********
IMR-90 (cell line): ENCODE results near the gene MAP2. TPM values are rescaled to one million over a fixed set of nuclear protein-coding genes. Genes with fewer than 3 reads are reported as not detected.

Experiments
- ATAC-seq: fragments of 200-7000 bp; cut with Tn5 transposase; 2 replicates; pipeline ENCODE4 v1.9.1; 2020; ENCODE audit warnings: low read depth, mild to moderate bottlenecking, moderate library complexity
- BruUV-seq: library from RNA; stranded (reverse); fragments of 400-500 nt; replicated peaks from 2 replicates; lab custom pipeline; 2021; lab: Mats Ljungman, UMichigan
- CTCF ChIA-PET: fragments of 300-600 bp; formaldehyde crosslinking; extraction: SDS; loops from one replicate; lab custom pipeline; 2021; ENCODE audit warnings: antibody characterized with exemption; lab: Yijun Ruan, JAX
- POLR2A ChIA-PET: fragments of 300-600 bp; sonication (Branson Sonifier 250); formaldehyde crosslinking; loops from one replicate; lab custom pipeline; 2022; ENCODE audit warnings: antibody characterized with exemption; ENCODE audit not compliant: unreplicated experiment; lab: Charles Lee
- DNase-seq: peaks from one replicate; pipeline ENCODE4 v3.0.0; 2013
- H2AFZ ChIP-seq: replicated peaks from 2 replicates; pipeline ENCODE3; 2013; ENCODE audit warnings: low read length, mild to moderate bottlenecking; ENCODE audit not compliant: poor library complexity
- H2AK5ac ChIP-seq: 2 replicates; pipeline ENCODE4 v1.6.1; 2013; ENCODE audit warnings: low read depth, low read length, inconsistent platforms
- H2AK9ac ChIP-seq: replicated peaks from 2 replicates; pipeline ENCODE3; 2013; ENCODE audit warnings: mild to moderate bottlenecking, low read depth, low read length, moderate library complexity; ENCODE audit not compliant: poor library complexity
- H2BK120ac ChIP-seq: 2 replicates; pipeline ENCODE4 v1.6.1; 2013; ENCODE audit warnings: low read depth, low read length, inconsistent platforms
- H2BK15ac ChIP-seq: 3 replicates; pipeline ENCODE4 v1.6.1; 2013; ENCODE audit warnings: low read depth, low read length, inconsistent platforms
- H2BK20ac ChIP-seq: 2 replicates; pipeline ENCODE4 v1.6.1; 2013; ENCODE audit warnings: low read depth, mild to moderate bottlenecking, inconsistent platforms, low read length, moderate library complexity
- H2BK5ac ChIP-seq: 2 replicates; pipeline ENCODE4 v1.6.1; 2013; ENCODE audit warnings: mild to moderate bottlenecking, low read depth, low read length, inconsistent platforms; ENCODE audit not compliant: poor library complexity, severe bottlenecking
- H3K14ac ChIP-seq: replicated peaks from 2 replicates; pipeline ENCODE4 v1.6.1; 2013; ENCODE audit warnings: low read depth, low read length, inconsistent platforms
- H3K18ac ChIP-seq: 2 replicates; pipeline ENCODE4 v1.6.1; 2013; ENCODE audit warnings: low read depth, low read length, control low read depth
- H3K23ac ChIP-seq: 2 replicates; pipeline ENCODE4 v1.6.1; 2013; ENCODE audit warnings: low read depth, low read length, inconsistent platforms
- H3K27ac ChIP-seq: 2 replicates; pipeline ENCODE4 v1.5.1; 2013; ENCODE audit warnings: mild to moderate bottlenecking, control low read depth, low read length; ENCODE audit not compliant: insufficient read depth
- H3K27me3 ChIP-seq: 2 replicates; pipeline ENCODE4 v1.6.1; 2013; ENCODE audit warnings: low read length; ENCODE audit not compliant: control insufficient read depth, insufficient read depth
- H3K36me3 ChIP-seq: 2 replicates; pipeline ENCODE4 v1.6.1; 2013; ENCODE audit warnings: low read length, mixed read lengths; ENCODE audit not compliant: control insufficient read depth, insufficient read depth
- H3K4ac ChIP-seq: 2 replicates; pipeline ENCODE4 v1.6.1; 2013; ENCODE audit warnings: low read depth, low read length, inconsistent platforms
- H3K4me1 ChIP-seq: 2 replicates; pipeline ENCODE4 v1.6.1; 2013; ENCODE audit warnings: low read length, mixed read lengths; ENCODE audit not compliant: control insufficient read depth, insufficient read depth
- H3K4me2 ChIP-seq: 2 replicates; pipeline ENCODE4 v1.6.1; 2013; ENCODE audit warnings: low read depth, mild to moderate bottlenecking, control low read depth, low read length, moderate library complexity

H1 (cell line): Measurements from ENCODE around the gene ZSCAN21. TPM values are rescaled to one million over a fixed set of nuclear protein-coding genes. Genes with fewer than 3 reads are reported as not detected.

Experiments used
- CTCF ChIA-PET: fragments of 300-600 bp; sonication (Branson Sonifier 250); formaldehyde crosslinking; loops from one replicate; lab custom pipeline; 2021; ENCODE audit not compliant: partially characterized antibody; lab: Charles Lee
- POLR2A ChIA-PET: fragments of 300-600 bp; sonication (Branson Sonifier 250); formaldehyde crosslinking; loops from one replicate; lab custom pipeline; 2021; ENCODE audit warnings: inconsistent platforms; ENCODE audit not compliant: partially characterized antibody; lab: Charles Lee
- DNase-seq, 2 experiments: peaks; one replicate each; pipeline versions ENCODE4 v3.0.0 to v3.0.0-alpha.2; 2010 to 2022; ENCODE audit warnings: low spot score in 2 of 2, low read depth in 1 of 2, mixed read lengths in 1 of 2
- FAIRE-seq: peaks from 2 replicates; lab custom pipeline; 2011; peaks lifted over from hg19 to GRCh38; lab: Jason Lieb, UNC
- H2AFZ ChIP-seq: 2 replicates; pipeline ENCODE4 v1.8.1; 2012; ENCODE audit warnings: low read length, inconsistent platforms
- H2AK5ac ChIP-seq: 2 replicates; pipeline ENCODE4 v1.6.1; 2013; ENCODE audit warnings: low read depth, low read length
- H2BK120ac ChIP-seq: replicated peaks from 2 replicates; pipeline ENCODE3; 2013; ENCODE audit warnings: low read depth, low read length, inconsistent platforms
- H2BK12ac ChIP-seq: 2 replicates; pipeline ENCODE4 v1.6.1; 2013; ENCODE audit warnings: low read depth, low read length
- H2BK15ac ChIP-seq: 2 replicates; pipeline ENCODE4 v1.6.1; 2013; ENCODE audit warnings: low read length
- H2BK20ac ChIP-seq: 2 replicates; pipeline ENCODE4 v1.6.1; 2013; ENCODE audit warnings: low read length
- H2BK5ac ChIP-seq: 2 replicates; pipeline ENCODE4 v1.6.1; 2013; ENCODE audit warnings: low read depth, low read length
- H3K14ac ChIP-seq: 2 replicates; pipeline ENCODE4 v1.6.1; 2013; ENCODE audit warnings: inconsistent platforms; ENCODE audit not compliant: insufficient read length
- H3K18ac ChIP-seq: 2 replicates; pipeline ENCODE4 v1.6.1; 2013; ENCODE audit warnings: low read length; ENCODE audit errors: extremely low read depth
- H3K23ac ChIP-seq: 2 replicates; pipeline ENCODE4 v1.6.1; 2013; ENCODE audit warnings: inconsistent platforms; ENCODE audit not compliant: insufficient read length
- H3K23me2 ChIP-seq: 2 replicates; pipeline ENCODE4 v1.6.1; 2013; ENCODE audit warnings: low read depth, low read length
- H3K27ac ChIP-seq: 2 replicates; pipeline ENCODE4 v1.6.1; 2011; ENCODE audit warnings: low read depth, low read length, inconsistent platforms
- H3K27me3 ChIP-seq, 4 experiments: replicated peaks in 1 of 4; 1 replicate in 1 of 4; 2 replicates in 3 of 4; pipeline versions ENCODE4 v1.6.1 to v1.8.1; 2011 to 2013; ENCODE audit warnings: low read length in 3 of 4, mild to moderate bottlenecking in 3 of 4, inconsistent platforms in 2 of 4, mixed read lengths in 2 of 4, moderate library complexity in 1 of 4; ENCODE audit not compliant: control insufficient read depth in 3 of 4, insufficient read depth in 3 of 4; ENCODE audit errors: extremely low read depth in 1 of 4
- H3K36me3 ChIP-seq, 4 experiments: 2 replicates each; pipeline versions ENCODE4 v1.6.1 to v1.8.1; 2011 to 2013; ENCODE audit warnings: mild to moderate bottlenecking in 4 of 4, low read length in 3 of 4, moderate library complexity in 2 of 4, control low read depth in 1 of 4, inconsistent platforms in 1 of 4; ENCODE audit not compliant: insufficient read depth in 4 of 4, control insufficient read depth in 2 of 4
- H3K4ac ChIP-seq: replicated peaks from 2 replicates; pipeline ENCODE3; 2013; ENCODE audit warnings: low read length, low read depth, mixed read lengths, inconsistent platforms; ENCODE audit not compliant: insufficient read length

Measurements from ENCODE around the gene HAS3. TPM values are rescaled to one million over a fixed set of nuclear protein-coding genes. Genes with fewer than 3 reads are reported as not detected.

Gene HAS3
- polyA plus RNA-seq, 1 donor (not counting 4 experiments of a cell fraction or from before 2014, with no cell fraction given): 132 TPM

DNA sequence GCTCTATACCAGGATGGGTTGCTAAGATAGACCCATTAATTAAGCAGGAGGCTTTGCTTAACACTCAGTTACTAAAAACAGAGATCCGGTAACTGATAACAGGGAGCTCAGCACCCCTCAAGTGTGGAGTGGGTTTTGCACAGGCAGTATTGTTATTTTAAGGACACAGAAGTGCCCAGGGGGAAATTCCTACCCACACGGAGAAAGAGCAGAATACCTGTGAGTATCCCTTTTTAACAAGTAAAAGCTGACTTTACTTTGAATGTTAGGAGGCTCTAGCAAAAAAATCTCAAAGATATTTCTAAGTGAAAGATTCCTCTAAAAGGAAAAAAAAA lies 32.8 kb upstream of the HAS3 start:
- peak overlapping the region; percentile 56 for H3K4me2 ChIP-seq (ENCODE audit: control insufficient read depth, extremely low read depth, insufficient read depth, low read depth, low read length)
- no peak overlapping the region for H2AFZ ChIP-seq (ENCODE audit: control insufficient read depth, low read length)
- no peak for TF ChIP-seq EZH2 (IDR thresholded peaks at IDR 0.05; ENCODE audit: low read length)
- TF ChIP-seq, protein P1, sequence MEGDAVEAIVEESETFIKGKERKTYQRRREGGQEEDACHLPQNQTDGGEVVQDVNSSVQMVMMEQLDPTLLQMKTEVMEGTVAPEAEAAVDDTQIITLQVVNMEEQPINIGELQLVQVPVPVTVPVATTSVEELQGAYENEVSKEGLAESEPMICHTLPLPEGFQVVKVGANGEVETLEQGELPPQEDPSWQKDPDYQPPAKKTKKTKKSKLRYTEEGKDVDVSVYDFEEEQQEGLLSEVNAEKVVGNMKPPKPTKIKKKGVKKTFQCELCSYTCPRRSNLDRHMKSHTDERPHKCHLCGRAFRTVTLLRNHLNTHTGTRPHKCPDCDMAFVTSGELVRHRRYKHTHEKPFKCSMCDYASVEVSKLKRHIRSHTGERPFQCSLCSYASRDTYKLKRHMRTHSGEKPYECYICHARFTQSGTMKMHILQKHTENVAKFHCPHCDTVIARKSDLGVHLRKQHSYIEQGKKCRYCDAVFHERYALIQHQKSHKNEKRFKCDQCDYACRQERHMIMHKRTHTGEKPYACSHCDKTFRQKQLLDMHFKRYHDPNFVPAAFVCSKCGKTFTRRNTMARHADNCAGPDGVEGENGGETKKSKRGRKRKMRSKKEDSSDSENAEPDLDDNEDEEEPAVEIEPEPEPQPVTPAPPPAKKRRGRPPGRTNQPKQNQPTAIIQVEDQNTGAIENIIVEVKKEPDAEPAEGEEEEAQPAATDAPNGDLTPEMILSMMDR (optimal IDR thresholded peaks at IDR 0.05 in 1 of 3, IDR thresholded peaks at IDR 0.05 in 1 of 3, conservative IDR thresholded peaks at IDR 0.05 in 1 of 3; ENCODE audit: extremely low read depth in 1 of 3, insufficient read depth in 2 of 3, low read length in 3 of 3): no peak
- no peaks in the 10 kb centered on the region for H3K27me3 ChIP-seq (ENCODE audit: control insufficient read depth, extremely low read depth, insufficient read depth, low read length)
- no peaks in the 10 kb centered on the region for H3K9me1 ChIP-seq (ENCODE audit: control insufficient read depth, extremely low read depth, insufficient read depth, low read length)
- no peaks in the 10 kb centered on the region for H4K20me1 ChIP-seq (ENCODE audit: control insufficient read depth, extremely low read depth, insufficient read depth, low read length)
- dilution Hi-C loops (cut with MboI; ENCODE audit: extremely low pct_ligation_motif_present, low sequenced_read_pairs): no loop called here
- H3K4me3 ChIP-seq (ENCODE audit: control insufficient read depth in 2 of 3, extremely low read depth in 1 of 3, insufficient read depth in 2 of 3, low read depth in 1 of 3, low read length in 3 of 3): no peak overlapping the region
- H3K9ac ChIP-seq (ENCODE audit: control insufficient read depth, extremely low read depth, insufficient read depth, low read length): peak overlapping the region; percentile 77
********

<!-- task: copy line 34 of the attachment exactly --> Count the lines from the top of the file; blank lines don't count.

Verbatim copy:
- H2BK15ac ChIP-seq: 2 replicates; pipeline ENCODE4 v1.6.1; 2013; ENCODE audit warnings: low read length